Valencia DOs (Part I)
The Valencian Community (which is known as the Comunidad Valenciana in Spanish, and the Comunitat Valenciana in Valencian) is a Spanish autonomous community which can be found along the east coast of Spain. It borders with the Mediterranean sea in the east, Murcia in the south, Castile la Mancha in the west, Aragon in the northwest and Catalonia in the north.
The tradition of Valencia wines can be traces as far back as the Phoenicians, who introduced the vines in this area between 1.200 a. C and 146 a. C. The Iberians also loved wine and produced it regularly, as did the Greeks, who introduced the "generous wines" in the Spanish wine culture. In the 2nd century the Romans arrived in Spain (they called it Hispania) and spread their wine culture throughout the Spanish Mediterranean coast: Tarraco (Tarragona, which is close to Barcelona), Saguntum (Sagunto) and Dianion (Denia). In Valencia, the arrival of the Muslims didn't end the production of wine, even though it was strictly prohibited by the Quranic laws. In fact, the Muslims grew vines for the fruit, which they ate ripe or dried into raisins.
The Middle Ages brought regulations regarding wine trading. Greek wines were imported during this time; they were normally quite thick and sweet, almost like a syrup, and frequently mixed with the native Valencia wines. This mix was highly considered and exported, mainly throughout Mediterranean ports. Wine was also quite important for the medicine advances because of the antiseptic qualities of the alcohol, so it was often mixed with water to get rid of its impurities.
At the arrival of the 15th century Valencia wines had acquired quite a fame, specially "Fondillón" wine, which was produced in Alicante. For this reason it was very common to see international boats anchored in the port of Alicante, waiting fortheir fondillón shipment to take back home. In fact, these wines were so coveted that producers started mixing it with other wines and selling it as fondillón, but this was stopped by Fernidand II of Aragon (the Catholic Monarch) when he banned the import of other wines into Alicante, so as to preserve the quality of these Valencia wines.
Up until the end of the 17th century, wines were drunk in the year they were produced, and as the harvest approached, the price of the "old" wines descended. During this century a new social class appeared in France and England, a new social class that had enough money to be willing to pay a fair quantity for good wines. Thus, the production process of wine changed, and every step in the process was done with all the necessary care so as to produce wines that these rich gentlemen were happy to pay the elevated price for.
When the phylloxera destroyed the vineyards in France during the 18th-19th century, the French turned to Spain in search of wines. The vineyards producing Valencia wine began expanding, and at one point the ports of Alicante and Valencia exported around 40% of the total production of wine in Spain. Fortunately, when the plague arrived in Spain the phylloxera remedy had been discovered and Spain was able to salvage many of its vineyards. The rest were replanted with foreign and more sturdy vines.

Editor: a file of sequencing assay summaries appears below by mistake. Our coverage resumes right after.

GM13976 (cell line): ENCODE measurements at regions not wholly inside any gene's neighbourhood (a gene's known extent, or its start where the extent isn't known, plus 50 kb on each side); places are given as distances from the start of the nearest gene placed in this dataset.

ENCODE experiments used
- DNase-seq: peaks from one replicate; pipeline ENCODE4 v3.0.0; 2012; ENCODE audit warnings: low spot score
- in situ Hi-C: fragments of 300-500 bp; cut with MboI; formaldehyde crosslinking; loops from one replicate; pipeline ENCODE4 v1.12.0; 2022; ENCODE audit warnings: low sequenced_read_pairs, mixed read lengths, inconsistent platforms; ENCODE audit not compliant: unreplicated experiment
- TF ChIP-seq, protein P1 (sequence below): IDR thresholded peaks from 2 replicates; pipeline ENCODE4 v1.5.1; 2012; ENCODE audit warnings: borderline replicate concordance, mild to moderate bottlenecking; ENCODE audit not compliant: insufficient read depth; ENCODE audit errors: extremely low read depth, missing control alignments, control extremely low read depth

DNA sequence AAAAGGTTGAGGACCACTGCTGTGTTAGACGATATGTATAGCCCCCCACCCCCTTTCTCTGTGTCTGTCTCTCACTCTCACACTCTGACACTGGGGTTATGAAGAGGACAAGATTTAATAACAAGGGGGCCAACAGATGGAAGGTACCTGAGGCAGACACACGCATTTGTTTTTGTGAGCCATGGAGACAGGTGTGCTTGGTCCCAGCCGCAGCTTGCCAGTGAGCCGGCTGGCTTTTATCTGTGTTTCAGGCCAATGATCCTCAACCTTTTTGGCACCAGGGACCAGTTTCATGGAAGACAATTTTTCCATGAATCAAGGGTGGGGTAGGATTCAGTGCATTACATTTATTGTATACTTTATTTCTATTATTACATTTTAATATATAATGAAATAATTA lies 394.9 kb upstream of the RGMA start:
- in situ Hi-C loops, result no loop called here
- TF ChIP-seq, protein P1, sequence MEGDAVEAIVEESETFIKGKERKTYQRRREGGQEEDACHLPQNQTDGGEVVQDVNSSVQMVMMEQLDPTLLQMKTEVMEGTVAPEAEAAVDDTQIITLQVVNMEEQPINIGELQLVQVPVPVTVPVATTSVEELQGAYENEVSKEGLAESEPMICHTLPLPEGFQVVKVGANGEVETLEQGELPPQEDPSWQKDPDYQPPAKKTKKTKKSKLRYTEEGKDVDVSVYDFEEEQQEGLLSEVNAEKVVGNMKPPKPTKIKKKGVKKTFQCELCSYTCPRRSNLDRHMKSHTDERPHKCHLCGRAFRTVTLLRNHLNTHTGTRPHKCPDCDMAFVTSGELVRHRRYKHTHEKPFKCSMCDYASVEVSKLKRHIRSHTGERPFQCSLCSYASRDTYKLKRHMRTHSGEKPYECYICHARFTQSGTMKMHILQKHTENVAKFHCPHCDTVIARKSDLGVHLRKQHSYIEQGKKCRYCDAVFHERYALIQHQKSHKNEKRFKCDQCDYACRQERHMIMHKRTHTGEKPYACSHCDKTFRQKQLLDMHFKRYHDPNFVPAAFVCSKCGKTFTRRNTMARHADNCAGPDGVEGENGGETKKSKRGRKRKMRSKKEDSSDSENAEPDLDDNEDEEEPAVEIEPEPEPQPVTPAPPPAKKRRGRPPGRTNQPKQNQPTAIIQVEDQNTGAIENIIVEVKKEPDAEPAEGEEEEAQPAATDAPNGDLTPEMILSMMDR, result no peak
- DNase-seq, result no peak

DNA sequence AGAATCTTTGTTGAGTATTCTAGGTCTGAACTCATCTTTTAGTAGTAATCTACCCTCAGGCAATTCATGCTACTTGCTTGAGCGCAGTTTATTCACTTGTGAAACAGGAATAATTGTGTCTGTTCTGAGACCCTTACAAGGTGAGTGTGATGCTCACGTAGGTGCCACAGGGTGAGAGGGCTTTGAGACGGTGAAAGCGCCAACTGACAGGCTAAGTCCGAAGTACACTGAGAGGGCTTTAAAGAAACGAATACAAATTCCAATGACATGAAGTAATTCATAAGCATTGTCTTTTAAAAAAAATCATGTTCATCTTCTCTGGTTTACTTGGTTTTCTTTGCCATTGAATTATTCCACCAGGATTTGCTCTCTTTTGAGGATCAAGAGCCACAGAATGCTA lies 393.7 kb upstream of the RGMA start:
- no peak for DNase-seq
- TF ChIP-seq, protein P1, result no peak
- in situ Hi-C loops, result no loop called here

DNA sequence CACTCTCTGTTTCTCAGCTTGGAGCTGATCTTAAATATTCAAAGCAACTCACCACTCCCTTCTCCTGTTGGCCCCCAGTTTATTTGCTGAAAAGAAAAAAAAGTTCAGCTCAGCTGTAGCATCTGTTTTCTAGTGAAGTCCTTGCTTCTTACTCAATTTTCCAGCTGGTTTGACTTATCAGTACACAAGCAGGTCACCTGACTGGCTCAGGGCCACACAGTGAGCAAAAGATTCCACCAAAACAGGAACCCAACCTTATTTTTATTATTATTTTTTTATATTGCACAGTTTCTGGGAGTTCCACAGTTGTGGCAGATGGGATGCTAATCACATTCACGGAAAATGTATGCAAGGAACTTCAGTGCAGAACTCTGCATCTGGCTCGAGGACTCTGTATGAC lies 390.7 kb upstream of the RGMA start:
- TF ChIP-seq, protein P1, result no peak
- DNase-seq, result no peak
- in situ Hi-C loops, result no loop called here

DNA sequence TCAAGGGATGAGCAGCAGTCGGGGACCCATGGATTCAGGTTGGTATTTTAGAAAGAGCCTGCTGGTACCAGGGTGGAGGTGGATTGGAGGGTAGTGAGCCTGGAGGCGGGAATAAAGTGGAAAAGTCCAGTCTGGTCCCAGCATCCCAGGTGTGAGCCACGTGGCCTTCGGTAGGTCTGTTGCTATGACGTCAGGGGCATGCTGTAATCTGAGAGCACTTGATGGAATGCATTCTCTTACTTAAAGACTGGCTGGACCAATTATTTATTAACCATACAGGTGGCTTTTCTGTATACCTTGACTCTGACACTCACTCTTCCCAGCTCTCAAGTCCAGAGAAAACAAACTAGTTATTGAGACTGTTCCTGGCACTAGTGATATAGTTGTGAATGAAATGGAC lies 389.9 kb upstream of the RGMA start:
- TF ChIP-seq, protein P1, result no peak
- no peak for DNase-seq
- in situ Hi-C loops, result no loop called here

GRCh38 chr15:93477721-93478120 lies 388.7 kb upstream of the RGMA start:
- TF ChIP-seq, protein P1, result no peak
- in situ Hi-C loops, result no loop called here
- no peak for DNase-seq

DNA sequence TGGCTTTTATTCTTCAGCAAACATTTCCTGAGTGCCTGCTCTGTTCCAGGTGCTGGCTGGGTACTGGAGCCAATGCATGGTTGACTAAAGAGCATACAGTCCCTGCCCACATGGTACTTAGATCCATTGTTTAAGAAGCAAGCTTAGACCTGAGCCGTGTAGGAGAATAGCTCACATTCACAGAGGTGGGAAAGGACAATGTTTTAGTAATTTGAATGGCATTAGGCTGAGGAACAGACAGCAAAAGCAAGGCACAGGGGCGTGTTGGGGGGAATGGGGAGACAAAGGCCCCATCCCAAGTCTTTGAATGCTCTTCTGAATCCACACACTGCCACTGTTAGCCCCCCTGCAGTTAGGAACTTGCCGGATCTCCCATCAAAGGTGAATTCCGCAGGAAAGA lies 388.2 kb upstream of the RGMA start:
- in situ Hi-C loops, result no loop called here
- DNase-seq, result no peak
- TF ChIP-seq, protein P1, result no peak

The first regulations, which set the foundations for the future DOs of Spain, came from a necessity to manage the production of wines and to fight against fakes. The 80s were specially good for the Valencia wines and the Spanish wines in general, as the production went up and the wines started to be known outside Spanish borders, thus also helping the wine tourism industry.
DOs (designations of origin) in the Valencian Community
There are three different designations of origin in Valencia, and each produces different types of wine. The warm climate in Valencia helps with the ripening of the grapes, and its common for the harvest to be done earlier than in other DOs. The higher insolation received by the fruits which produce Valencia wines means that their sugar content is normally higher than in other wines. From this area, the Mistela or Moscatel Liquor wine is pretty popular, and still today it's produced following traditional methods.
D0 Alicante was established in 1957. This DO has two areas of wine production: La Marina is on the eastern part of Alicante, on the shore of the Mediterranean; Vinalopó is further inside, bordering with Castile la Mancha and Murcia. The Valencia wines produced by DO Alicante are mostly reds, but they're better known for the production of traditional sweet wines, which have been present in the Mediterranean cuisine for centuries.
DO Alicante is also widely known for its Fondillón wine. This wine is produced 100% with Monastrell grapes, and it's very sweet. However, unlike fortified wines, the sugar in Fondillón comes from the over ripening of the fruit, not from later addition. The main grape varieties used are Moscatel, Garnacha Tintorera and Monastrel.
There are two other designations of origin in Valencia: DO Utiel-Requena and DO Valencia, which you can read about on on second page concerning the wines of Valencia.